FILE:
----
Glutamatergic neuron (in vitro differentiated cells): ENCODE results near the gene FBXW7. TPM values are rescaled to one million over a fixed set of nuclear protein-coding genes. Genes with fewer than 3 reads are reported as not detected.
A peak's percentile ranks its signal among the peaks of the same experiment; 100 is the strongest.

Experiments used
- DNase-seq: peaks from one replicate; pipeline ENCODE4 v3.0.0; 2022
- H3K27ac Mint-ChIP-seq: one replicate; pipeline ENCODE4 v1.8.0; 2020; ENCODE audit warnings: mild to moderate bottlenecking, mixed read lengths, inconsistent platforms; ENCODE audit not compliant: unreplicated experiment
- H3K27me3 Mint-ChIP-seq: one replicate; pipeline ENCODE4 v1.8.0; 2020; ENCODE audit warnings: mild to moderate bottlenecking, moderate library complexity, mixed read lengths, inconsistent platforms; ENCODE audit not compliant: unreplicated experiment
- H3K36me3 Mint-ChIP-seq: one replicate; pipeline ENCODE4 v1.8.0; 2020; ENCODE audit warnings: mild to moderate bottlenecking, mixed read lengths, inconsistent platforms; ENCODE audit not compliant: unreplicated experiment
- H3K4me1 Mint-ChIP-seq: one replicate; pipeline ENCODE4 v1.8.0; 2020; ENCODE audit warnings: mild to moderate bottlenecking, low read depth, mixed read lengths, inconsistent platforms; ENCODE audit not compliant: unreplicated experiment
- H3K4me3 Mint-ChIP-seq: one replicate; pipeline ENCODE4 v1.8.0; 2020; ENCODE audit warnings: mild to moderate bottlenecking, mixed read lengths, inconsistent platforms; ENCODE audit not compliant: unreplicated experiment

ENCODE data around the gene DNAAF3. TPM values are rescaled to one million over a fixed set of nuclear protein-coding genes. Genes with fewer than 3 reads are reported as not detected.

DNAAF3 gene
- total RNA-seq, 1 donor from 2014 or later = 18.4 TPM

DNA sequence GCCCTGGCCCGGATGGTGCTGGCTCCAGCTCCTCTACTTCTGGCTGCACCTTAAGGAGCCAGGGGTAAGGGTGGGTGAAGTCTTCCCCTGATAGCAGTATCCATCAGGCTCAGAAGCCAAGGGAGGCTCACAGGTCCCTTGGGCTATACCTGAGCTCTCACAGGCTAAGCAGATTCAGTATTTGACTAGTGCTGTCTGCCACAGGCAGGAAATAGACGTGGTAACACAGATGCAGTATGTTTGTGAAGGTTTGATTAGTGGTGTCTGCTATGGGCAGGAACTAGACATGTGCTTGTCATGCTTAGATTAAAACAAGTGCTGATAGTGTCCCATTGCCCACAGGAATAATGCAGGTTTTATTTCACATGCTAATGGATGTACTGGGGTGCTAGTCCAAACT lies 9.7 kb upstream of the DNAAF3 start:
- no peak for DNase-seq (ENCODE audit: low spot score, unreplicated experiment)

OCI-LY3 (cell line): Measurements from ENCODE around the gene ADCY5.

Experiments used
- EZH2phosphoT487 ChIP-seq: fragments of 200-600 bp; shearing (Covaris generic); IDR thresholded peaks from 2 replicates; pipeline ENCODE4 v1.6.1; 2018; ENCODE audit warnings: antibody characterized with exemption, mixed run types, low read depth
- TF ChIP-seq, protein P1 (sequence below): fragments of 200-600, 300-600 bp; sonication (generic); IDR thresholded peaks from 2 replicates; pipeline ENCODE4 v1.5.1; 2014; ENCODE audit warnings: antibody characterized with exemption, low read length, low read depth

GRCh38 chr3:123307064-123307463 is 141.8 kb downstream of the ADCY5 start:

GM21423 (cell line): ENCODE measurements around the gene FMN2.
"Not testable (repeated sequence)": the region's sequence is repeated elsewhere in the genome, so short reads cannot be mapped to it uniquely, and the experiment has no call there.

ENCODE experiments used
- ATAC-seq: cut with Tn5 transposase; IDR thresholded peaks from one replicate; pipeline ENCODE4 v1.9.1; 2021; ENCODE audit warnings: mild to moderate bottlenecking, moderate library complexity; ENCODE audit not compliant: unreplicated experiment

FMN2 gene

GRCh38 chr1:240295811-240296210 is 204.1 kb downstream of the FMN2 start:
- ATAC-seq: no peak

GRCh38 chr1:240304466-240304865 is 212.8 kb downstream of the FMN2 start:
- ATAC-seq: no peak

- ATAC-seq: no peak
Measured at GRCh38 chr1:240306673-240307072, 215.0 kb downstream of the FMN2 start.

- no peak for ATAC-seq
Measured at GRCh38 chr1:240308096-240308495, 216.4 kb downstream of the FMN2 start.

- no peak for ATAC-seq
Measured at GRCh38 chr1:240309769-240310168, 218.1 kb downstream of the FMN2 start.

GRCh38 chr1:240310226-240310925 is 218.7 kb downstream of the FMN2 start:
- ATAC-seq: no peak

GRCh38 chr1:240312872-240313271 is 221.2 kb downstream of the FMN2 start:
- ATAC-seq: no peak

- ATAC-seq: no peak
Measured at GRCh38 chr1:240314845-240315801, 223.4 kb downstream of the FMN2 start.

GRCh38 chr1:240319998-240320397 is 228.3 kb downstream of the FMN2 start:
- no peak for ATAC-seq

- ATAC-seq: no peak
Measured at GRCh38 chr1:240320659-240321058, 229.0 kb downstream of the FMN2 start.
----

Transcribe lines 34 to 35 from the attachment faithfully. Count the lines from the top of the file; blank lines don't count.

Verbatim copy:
Measured at GRCh38 chr1:240309769-240310168, 218.1 kb downstream of the FMN2 start.

GRCh38 chr1:240310226-240310925 is 218.7 kb downstream of the FMN2 start: